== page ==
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    Quote Originally Posted by ThatsWhatHeSaid View Post
    I know what you mean, but there's still a difference between being subjective about evaluations and being objective. When you're objective, you're less interested in how you relate to the object of analysis, compared to when you're subjectively analyzing. A judge, for instance, would be more impartial and objective, while a defendant would be subjective. It's true that even the judge or scientist is looking to see how his ideas relate to the object of analysis, but it's a different quality than someone who reacts subjectively.
    Sure, sure, understand that, will let that slide.

    But, um, isn't all *input* necessarily objective?
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    Quote Originally Posted by erm View Post
    I always thought of it as:-

    Te-objectively processing objective input.
    Ti-subjectively processing objective input.
    Fe-objectively processing subjective input.
    Fi-subjectively processing subjective input.
    Great way of putting it!

    So I could extend that to the perceiving functions as:

    Se objectively perceiving objective input
    Si subjectively perceiving objective input
    Ne objectively perceiving subjective input
    Ni subjectively perceiving subjective input

    We may not think of everyone as being "objective" or "subjective", but as descriptors of the functions, every does use them, and remember, they all fall into an order, so for that reason, some people will be more or less subjective or objective.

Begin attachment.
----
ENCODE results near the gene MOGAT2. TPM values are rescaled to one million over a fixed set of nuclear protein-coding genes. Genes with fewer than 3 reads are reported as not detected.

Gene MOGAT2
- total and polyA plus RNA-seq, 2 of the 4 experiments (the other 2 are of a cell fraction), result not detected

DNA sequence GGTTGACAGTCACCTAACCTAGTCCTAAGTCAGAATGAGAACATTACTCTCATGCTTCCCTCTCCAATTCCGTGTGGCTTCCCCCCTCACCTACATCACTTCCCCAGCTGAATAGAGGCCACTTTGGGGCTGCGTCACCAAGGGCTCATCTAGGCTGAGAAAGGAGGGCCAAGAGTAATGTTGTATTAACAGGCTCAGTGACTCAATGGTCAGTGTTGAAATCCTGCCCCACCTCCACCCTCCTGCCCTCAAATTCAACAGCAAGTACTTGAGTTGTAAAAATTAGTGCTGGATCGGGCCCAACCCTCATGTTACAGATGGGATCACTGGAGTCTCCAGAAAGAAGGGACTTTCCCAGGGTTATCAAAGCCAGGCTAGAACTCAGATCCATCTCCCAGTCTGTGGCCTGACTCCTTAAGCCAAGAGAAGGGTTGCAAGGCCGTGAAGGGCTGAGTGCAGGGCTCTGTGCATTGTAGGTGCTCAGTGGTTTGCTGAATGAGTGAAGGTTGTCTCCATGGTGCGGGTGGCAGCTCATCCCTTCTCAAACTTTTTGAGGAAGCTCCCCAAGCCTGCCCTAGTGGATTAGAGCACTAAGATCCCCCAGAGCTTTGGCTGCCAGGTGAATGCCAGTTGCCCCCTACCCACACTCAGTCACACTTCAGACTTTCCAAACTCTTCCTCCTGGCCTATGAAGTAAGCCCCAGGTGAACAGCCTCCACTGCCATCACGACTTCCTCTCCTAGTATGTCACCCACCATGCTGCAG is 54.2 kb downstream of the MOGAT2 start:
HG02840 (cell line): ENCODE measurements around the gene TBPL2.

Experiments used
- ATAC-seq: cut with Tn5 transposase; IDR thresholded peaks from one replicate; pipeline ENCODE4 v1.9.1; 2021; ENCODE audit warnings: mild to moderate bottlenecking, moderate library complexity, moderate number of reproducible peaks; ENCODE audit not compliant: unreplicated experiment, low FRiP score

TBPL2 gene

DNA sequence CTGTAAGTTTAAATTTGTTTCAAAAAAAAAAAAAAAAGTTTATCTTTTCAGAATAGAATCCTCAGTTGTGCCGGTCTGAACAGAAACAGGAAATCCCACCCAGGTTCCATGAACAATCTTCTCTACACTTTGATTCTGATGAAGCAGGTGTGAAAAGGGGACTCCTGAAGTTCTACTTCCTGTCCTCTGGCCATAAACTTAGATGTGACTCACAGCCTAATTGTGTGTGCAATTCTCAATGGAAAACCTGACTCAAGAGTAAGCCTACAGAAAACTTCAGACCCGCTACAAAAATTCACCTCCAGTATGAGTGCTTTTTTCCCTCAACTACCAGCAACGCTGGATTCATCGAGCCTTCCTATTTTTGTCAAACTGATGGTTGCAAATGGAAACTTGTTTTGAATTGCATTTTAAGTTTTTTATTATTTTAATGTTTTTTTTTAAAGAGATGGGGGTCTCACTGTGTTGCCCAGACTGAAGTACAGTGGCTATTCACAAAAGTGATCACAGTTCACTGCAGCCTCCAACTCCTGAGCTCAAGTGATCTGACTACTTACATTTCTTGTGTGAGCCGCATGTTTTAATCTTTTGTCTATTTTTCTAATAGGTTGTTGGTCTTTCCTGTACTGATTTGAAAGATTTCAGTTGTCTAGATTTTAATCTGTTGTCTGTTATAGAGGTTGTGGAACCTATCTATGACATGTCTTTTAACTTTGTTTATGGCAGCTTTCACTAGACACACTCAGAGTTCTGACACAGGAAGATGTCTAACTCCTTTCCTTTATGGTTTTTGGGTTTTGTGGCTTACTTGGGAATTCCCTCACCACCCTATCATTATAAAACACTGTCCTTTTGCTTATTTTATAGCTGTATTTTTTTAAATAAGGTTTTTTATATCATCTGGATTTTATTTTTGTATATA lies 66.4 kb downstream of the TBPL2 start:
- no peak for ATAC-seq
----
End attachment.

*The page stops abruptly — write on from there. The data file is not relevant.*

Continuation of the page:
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    Quote Originally Posted by erm View Post
    The validation process of thinking is often inherent in logic, which it works around the most. The logic isn't part of the T functions, the emotions not part the F functions, logic and emotions are both involuntary and outside of the psyche (essentially).

    F functions focus on emotions more because they specialize in dealing with subjective input, however, this does not change the emotional input you receive. If someone is expressing emotion, it means that they are experiencing emotions at a certain strength in a certain enviroment, how they deal with it is when F and T functions step in. F's analyze it one way, T's another.

    I also think that emotions disrupt the feeling process as well. If I'm sitting down analyzing my own feelings (different from emotions) when a wave of anger passes by, I get distracted. Emotions end up triggering irrational responses, regardless of T or F functions. When you are in an irrational state you can't use the four rational functions as effectively. The stronger the emotion, the less you can "think" with T or F functions.

    So yea, there is definatly a correlation between F functions and emotions, but it has nothing to do with the actual emotions themselves, just how you react to them. Even how you react to them is split just as much between the other functions as the J ones. Those non-J functions actually affect what emotions you feel as well (an E becoming irritated at a long period of being alone), whereas being an F or T does not, in anyway, affect how you feel about a baby seal being beaten! (okay it will, as anything does, have an indirect effect)
    I think Jennifer was saying (and correct me if I'm wrong) that the feeling functions are related to emotion because of values. The feeling function evaluates its input in terms of values. Values *are* values precisely because of the emotion that they produce. Therefore the feeling function is permanently related to emotion even though it is not responsible for raw emotion.